The AHC is valid for one entry only from UK into the EU.

If you return home and would like to make another trip to the EU within the four month window, you will need to be issued with a new AHC by your vet.

Tapeworm treatment for dogs

A vet must treat your dog for tapeworm and record it in either an animal health certificate or a valid pet passport either before you re-enter the UK or if you’re travelling directly to Finland, Ireland, Malta, Northern Ireland or Norway.

The treatment must have been given no less than 24 hours and no more than 120 hours (1-5 days) before you arrive.

Updates to the AHC

These guidelines are current when written (March 2022) but are liable to change. You can either visit www.gov.uk or contact the Pet Travel Scheme helpline (pettravel@apha.gov.uk or telephone: 0370 241 17100) if you need more information about pet travel.

Pet Insurance is not necessarily the right decision for everyone but if you ask anyone working in a vets if they insure their pets the resounding answer will almost certainly be “Oh yes, of course!” – we see not only the treatment options that are available to our pets both in-house and at referral level but we also see the costs involved in providing some of the more advanced medical and surgical treatments and procedures.

It is important to know that not all insurance policies are the same and that cheaper options are often limited and could involve a significant contribution from yourself as well.

There are 3 different types of Pet Insurance:

  1. Time-limited policies. These give you an amount of money to spend over a time limited period (usually 12 months), after which your pet is no longer covered or insured for any conditions previously claimed.
  2. Maximum benefit. You have an amount of money to spend that is not time limited but when the money is gone, its gone.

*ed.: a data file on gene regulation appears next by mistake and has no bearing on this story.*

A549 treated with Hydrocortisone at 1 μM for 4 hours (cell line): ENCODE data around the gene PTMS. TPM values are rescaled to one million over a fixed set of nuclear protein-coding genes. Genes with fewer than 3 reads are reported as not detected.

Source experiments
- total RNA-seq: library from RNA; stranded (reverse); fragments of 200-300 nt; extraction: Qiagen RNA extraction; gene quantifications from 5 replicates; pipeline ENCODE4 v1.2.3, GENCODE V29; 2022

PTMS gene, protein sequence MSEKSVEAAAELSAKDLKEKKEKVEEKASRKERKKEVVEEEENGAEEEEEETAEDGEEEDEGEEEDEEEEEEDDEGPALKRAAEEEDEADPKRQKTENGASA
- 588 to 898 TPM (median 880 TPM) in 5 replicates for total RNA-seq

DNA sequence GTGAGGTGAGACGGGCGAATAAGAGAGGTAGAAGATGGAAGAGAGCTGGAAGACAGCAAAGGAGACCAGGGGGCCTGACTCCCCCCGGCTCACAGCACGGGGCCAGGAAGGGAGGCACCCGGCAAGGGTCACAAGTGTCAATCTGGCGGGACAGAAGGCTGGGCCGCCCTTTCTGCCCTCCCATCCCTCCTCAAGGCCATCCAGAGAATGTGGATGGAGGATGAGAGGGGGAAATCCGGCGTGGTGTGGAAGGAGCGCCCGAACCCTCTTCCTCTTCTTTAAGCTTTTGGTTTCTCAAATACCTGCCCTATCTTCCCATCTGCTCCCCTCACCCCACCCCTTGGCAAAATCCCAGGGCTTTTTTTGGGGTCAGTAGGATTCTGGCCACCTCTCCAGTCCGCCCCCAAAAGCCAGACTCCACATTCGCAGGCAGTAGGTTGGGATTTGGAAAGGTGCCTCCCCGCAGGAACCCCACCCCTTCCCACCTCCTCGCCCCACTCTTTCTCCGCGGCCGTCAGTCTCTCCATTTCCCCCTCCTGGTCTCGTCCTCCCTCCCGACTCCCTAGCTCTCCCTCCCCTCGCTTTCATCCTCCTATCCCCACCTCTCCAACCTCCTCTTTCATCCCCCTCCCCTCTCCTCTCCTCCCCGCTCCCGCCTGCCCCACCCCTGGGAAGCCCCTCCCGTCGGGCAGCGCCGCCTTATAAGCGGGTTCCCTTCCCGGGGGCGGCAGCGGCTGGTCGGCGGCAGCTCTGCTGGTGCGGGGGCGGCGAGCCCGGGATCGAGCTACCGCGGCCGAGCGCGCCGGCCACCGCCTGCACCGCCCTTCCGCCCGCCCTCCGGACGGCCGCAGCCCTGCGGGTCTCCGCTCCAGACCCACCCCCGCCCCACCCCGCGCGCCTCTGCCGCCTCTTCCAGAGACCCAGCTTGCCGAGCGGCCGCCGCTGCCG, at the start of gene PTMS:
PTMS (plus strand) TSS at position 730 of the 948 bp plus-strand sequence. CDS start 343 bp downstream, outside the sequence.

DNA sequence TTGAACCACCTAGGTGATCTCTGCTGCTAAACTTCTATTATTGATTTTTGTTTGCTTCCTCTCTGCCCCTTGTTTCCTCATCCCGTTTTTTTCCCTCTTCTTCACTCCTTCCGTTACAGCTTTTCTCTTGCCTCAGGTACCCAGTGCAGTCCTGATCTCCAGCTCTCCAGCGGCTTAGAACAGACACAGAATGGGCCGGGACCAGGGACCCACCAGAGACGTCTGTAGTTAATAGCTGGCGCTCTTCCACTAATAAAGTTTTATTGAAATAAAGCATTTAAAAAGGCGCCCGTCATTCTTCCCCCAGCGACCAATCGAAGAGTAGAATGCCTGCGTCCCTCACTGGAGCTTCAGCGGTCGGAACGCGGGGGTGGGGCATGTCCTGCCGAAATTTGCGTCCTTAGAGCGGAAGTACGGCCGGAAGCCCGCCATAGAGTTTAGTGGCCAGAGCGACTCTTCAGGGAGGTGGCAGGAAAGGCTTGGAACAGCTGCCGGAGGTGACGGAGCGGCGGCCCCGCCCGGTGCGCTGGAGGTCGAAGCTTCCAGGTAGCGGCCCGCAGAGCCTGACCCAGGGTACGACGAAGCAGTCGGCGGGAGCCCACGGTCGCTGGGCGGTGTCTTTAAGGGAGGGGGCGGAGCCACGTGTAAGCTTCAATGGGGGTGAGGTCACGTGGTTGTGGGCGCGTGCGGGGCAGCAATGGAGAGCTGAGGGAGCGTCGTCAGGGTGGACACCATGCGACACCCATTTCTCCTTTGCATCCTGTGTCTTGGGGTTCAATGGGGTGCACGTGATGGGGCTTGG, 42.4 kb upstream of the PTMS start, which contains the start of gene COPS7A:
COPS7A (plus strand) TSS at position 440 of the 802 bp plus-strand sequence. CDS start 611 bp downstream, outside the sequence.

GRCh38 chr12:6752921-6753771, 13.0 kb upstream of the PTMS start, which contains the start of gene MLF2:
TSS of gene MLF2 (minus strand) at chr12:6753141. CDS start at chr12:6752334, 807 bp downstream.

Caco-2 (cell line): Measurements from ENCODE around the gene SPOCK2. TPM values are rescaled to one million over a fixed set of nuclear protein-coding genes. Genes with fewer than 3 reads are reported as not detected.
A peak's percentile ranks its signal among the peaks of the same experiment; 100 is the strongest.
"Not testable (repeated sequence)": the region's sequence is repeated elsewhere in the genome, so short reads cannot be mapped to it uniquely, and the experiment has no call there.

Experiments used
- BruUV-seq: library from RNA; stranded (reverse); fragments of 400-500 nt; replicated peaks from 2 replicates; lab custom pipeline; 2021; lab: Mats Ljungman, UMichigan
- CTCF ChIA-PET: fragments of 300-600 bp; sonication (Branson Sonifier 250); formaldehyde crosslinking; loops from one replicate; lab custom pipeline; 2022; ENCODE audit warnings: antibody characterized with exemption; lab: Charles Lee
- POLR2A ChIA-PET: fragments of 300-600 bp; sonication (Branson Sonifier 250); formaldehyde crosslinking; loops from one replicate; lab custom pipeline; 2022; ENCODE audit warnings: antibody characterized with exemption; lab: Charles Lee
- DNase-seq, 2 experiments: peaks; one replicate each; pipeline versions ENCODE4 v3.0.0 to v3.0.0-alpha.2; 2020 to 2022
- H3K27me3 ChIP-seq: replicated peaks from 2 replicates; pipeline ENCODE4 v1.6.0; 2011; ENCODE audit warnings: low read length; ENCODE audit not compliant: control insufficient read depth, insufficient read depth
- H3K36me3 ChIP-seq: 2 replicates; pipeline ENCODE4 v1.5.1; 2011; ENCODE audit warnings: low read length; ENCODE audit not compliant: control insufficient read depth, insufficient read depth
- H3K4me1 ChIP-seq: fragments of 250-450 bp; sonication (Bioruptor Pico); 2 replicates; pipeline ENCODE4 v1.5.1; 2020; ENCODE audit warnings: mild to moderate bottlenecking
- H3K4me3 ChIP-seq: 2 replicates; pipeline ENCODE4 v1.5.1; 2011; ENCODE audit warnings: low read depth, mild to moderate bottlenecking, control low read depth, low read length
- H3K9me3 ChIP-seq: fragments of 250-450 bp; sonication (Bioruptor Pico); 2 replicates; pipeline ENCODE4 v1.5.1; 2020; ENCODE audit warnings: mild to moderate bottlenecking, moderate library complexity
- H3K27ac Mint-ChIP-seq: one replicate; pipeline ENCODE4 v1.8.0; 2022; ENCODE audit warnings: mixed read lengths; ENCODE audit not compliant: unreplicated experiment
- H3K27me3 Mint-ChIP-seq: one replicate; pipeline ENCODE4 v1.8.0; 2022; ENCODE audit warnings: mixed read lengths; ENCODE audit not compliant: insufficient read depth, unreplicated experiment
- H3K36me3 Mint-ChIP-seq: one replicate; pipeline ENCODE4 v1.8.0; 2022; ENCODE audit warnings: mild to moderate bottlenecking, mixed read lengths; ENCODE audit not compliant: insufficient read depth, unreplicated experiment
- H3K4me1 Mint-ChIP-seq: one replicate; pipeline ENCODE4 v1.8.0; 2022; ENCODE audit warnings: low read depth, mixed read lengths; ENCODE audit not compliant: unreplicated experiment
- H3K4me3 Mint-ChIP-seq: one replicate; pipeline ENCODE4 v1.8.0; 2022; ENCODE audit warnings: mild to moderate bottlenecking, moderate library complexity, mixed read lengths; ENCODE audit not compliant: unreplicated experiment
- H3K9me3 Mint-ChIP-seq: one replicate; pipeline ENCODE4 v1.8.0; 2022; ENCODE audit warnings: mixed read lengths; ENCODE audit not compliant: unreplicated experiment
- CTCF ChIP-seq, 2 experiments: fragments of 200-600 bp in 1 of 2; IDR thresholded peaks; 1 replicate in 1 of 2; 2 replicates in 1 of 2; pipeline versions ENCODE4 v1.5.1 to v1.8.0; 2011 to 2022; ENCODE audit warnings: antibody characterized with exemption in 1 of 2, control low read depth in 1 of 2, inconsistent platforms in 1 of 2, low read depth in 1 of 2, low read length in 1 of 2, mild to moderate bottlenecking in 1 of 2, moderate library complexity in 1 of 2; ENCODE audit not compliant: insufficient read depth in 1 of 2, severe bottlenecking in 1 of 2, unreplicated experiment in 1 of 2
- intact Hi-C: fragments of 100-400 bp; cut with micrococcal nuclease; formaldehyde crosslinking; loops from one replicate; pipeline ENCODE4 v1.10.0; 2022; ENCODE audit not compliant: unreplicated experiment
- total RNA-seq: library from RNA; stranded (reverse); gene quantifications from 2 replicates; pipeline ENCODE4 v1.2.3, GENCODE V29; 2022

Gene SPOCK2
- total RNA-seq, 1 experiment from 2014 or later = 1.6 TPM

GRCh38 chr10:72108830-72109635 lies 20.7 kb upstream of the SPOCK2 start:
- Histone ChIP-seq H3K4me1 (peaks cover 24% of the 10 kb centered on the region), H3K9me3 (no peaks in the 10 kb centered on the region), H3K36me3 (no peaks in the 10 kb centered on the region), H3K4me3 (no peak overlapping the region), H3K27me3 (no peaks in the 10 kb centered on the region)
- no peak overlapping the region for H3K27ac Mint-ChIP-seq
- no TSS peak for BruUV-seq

3. Life-long policies. You are given an amount of money to spend per illness (or condition) per year and each year the amount of money is refreshed or topped up again.

There is no doubt the life-long policies give the highest level of cover and are the most flexible but they also tend to be the most expensive. We would recommend cover of at least £5,000-£7,000 per condition.

We can offer you 4 weeks of free cover to cats and dogs under six months old which we have examined, with up to £4,000 of cover with PetPlan to get you started.

For more information on insurance, please speak to a member of our team.

We are happy to write written prescriptions for your pets medications for you to buy online or elsewhere. We would rather your pets receive any medications prescribed rather than them be cost prohibitive.

You will be charged for each medication requested on a written prescription.

To enable us to do this, your pet must be under our care which means we will request to examine your pet at least every 6 months and possibly more frequently depending on their illness and medication.

The duration of medicine prescribed will be dictated by the condition being treated and by the vet in charge of the case.

There are routine medications your pets can take on a regular basis to prevent internal and external parasites. Certain parasites, such as fleas can be extremely debilitating and others can be life threatening, such as Lungworm. Therefore, prevention is extremely important to your pets health and quality of life.

Unfortunately, there is no one comprehensive product in either cats or dogs that covers all parasites, so we have to use combinations. We try and tailor these to suit not only your own pets but also the local environmental risks our pets face in both Dorset and Somerset. We will occasionally change our recommended products if new, more effective products come onto the market. Please speak to a member of our team to discuss your own pets individual needs.

Emergencies never occur at a convenient time and it can be even more distressing if this occurs when our surgeries are closed. In 2021 we made the decision to partner with Medivet 24 Hour Dorchester, they are now responsible for all of our emergency out-of-hours work. This means that the night care your pet receives is provided by a team of vets and nurses who are on site, all night and specifically trained in emergency medicine and surgery.